Smoking is harmful to both your heart and lungs, and according to the Centers for Disease Control, smokers are more likely than non-smokers to develop heart disease, stroke, and lung cancer. But one of the lesser-known impacts of smoking is on your skin.
"Smoking causes constriction of blood flow to your skin, depriving your skin of the necessary oxygen and nutrients, and also leads to harmful free radicals and pollutants that cause further damage to your skin, said Dr. Michael Kassardjian, a dermatologist in California.
Tobacco smoke reduces immune responses and causes damage to collagen and elastin — in turn reducing the "integrity and elasticity of the skin," Kassardjian said.
Insider spoke to board-certified dermatologists to find out more ways that smoking hurts your largest organ.
Smoking accelerates the aging process, said Dr. Papri Sarkar, a Massachusetts-based dermatologist. "Cigarette smoke causes the formation of oxidative stress, or free radicals," she said. "These processes cause less collagen to be made and more of it to be broken down."
Sarkar added that smoking also makes your skin more sensitive to UV light, decreases blood flow, and decreases elastin. Decreases in collagen and elastin cause your skin to look looser since they help skin keep its structure and bounciness.
Wrinkles and fine lines
Puffing on cigarettes can also cause wrinkles and fine lines.
"The nicotine from smoke leads to constriction of blood vessels and therefore leads to a deficiency of oxygen and nutrients to the skin, Kassardjian said. "This causes the appearance of visible fine lines and wrinkles to develop more quickly."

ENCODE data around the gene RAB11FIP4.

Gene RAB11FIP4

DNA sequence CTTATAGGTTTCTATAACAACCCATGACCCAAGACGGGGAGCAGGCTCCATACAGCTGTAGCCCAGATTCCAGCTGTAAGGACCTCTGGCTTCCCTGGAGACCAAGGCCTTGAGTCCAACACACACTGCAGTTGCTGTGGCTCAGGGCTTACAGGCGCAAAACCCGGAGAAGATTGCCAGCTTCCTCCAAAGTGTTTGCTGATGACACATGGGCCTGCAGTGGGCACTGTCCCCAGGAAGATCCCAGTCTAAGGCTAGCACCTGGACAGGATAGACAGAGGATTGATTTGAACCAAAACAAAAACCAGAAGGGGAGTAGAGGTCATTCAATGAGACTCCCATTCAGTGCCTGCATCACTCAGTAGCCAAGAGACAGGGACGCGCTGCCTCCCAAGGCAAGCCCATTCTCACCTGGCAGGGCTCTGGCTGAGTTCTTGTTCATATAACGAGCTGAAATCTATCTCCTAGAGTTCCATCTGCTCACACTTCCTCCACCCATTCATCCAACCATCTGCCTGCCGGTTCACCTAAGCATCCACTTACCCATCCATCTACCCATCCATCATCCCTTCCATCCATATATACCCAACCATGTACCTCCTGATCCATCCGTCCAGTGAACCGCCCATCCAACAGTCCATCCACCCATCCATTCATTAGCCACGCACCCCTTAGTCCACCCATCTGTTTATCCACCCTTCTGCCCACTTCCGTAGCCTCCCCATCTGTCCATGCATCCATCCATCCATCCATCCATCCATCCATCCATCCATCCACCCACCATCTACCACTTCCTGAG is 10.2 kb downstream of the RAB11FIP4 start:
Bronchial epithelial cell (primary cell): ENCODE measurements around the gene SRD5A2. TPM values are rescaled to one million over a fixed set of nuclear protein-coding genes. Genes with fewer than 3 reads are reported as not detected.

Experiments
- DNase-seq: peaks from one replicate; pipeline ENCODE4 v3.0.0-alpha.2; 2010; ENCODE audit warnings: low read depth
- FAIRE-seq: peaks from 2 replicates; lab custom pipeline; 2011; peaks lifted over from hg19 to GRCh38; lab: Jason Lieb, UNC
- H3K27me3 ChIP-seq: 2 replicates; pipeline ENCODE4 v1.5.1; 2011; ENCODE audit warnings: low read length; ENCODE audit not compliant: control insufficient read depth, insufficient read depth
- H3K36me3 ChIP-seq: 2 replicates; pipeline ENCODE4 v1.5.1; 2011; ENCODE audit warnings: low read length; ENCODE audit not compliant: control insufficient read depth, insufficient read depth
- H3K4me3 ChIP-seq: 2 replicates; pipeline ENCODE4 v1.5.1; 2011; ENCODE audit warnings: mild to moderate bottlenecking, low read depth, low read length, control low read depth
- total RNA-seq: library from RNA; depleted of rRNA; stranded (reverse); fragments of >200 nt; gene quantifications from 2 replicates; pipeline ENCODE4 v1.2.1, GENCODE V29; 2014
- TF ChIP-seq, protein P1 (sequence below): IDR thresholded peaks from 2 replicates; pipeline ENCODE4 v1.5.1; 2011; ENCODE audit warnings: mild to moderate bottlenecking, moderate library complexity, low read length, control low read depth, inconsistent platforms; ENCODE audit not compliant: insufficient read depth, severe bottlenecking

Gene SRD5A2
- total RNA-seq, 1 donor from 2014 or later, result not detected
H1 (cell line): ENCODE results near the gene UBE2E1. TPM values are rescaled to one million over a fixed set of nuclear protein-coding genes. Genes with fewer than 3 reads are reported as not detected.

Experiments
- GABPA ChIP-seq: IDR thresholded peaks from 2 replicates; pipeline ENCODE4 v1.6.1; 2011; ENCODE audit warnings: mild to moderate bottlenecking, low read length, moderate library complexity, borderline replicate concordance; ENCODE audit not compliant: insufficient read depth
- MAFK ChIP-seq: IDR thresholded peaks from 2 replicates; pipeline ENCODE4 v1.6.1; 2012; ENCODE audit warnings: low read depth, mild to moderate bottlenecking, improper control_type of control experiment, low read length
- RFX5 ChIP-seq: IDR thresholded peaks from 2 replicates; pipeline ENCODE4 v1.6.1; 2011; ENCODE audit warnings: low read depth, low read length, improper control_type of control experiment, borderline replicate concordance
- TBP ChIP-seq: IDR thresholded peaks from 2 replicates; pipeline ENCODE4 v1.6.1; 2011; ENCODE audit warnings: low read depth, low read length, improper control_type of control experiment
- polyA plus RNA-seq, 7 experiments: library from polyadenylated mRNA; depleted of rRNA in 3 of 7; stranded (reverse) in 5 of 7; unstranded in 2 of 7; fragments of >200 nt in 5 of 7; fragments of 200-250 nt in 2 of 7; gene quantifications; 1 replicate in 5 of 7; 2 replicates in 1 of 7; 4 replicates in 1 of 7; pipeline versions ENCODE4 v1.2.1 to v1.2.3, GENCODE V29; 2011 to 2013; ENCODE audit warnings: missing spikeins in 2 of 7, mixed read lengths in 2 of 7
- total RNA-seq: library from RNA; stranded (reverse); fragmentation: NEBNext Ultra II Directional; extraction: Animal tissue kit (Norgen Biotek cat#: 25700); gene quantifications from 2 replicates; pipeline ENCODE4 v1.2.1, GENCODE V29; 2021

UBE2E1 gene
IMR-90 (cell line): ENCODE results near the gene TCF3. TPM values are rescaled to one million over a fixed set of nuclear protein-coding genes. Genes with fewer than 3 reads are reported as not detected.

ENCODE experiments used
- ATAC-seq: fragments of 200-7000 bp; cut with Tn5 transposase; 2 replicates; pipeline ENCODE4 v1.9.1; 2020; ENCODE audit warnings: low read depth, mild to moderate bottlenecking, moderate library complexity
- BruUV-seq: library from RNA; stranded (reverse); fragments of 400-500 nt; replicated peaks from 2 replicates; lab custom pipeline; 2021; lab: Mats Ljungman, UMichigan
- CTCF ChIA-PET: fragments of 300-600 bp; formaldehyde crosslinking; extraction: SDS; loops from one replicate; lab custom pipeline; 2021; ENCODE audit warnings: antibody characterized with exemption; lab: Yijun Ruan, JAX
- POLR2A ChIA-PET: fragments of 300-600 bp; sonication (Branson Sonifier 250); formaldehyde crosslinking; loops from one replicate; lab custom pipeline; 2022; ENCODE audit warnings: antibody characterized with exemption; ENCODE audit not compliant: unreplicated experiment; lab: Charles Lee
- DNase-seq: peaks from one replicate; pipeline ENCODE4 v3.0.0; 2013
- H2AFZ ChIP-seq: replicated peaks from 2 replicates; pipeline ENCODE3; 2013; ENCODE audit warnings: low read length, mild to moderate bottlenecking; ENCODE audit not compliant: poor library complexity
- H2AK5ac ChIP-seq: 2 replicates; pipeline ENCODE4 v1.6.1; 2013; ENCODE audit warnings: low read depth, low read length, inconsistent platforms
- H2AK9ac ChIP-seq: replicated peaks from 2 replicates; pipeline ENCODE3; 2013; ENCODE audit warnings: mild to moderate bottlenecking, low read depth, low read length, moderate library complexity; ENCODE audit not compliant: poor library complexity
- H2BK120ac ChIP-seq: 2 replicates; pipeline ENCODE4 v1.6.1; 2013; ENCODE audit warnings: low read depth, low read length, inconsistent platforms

Kassardjian added that smokers are especially susceptible to developing wrinkles around their mouths, which are aptly called "smokers lines." "Smokers tend to use the muscles around their mouths when they pucker to inhale," he said. "This repetitive motion can lead to a quicker development of fine lines and wrinkles in this area."
Sarkar said that smoking can also impact your skin's hydration levels. "Cigarette smoke decreases moisture in the skin, so the skin of smokers is generally drier than non-smokers," she said.
Kassardjian added that smoking can cause flareups of other skin conditions, such as psoriasis. "Overall, smoking can contribute to general dryness and coarseness of the skin," he said.
Scarring and pigmentation
If you're a smoker, it's difficult to get clear, smooth skin, Kassardjian said.
"Since blood is not flowing properly due to vascular constriction, the skin is more susceptible to broken capillaries and veins — leading to discoloration, hyperpigmentation, and scarring," he said.
Sucking in and puffing out consistently can also change the color of your lips, Kassardjian said.
"Constant exposure to heat from smoking can lead to darkening and pigmentation of the lips, which also can become dry and coarse," he said.
Normally, skin is good at healing. But Kassardjian said that smoking changes things.
"The deficiency of blood flow, oxygen, and nutrients cause skin to take much longer to recover or heal following trauma, surgery, or other medical procedures," he said. "Smoking can delay healing in general. Ulcers can persist longer, and the risk of wound infection and scarring increases significantly."
Increased skin cancer risk
Sarkar said that smokers are more at risk for skin cancer than non-smokers.
"You know how UV light has been shown to cause skin cancer?" she said. "UV light is more damaging to the skin in the presence of smoking. In addition, it's not only the sun-exposed parts of your body that are sensitive to cigarette smoke. Cigarettes also increase the risk of cancer of the mouth, anus, and genitalia."